Morphology and phylogenetic relationships of the earliest known hippopotamids (Cetartiodactyla, Hippopotamidae, Kenyapotaminae)
The earliest known hippopotamids, attributed to the subfamily Kenyapotaminae, are known essentially from dental remains of two species, and a cladistic analysis reinforces a scenario linking cetaceans to Hippopotamoidea (Hippopotamidae + Anthracotheriidae), possibly via other early Palaeogene artiodactyls.


The Phylogenetic Position of Cetaceans: Further Combined Data Analyses, Comparisons with the Stratigraphic Record and a Discussion of Character Optimization1
A previous total evidence analysis of the position of cetaceans was updated by adding several hundred new informative molecular characters from the literature, finding that all most parsimonious trees indicate a paraphyletic Artiodactyla with conflict existing over the exact sister taxon of Cetacea.
The position of Cetacea within mammalia: phylogenetic analysis of morphological data from extinct and extant taxa.
Knowledge of the phylogenetic position of the order Cetacea (whales, dolphins, and porpoises) within Mammalia is of central importance to evolutionary biologists studying the transformations of
New Morphological Evidence for the Phylogeny of Artiodactyla, Cetacea, and Mesonychidae
Abstract Parsimony-based analyses of a data set including 68 taxa coded for 186 morphological characters corroborate monophyly of Artiodactyla (even-toed ungulates), Suiformes (hippos, pigs,
Stability of cladistic relationships between Cetacea and higher-level artiodactyl taxa.
Perturbations of the combined matrix show that the above clades are stable to a variety of disturbances and cladistic relationships between Cetacea and artiodactyls have been stable to increased taxonomic sampling and to the addition of more than 1,400 informative characters from 15 data sets.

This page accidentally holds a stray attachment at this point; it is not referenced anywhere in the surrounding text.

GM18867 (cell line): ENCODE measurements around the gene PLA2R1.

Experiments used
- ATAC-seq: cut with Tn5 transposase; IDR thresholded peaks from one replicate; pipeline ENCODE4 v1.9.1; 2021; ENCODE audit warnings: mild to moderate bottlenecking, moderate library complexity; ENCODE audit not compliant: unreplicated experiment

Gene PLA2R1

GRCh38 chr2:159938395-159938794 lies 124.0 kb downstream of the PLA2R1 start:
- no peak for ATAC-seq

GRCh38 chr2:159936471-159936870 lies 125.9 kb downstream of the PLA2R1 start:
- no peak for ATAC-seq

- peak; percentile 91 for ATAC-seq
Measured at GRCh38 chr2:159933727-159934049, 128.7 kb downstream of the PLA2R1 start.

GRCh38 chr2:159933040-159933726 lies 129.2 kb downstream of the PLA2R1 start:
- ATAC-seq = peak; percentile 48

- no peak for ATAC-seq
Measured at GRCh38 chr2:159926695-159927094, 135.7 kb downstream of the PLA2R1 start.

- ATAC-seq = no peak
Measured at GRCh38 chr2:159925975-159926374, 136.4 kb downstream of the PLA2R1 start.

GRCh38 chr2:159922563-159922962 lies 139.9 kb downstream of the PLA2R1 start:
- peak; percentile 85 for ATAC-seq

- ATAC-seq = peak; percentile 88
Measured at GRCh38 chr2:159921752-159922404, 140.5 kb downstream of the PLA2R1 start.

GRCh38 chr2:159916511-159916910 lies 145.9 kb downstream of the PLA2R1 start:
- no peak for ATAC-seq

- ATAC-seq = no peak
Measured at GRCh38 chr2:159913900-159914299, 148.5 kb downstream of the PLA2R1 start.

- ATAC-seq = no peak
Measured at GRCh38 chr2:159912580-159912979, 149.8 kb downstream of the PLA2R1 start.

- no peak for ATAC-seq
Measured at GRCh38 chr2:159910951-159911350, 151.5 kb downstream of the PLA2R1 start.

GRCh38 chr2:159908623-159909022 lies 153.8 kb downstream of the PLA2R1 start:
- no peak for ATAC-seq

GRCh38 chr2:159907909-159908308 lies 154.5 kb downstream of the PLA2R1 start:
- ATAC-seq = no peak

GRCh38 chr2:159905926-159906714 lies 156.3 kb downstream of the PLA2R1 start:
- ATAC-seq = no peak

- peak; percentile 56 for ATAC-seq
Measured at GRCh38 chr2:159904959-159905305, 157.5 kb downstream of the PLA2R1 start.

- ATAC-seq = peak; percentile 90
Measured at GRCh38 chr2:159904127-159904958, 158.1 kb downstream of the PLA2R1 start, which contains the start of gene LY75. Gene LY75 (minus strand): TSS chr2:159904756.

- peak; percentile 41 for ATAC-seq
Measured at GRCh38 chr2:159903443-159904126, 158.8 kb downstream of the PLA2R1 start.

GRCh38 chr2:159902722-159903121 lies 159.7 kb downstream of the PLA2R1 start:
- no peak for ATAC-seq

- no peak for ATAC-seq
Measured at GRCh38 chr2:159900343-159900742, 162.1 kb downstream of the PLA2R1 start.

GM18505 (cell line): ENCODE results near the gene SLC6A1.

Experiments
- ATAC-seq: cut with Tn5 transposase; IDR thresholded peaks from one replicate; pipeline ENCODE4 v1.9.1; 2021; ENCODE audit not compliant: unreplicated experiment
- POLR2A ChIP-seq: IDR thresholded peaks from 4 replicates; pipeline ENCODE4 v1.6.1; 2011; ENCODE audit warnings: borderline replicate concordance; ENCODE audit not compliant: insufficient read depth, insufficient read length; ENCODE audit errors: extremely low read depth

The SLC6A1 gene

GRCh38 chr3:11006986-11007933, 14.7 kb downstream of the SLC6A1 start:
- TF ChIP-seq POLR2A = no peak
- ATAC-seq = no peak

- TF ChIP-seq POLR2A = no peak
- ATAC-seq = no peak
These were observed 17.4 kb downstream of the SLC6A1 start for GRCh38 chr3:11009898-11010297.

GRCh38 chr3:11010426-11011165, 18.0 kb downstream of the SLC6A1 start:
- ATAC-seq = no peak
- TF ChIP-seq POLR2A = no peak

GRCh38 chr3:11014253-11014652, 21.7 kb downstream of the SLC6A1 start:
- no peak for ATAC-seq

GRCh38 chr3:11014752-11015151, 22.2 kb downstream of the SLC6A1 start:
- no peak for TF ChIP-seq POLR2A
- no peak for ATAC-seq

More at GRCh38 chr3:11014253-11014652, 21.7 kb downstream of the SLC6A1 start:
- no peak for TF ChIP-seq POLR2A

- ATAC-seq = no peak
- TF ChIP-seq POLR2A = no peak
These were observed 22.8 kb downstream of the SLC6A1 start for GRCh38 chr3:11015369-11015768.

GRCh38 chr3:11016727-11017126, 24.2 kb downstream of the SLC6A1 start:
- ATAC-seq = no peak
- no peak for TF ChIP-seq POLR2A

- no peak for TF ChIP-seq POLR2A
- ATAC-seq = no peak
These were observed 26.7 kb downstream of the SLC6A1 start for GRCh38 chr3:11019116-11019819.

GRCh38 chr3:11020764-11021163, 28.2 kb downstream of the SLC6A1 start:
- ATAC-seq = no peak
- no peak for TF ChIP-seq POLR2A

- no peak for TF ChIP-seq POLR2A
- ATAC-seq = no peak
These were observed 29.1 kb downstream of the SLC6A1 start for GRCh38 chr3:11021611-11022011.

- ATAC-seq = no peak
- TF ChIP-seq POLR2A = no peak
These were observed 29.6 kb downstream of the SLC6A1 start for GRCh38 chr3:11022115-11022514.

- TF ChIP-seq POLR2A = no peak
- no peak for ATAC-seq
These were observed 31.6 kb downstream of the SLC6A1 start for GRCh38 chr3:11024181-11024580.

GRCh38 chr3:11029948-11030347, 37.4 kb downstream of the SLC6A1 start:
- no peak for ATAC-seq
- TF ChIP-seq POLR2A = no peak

Phylogenetic relationships of artiodactyls and cetaceans as deduced from the comparison of cytochrome b and 12S rRNA mitochondrial sequences.
The combined analysis of the two genes suggests a monophyletic Cetacea +Artiodactyla clade, whereas PerissodactylA, Carnivora, and Tethytheria fall outside this clade.
Relationships of Endemic African Mammals and Their Fossil Relatives Based on Morphological and Molecular Evidence
Analyses of anatomical and DNA sequence data run on a parallel supercomputer that include fossil taxa support the inclusion of tenrecs and golden moles in the Afrotheria, an endemic African clade of placental mammals, and support the position of AfroTheria as well-nested, not basal, within Placentalia.
Phylogenetic relationships among cetartiodactyls based on insertions of short and long interpersed elements: hippopotamuses are the closest extant relatives of whales.
It is concluded that cetaceans evolved from an immediate artiodactyl, not mesonychian, ancestor, thereby shedding light on the origin of whales.
A Concern for Evidence and a Phylogenetic Hypothesis of Relationships among Epicrates (Boidae, Serpentes)
High levels of character congruence were observed among 89 biochemical and morphological synapomorphies scored on 10 species of Epicrates, and the consensus cladogram was consistent with the phylogenetic interpretation attached to the resulting hypothesis, which is a consensus of two equally parsimonious cladograms.
Molecular phylogenetics and the origins of placental mammals
The potential weaknesses of limited character and taxon sampling are addressed in a comprehensive molecular phylogenetic analysis of 64 species sampled across all extant orders of placental mammals, providing new insight into the pattern of the early placental mammal radiation.
It is reported that morphological data from extinct and extant taxa support placement of Cetacea within Artiodactyla as the closest relatives of Hippopotamidae and indicate that molecular and morphological evidence for the phylogeny of these taxa are now much more congruent than previously thought.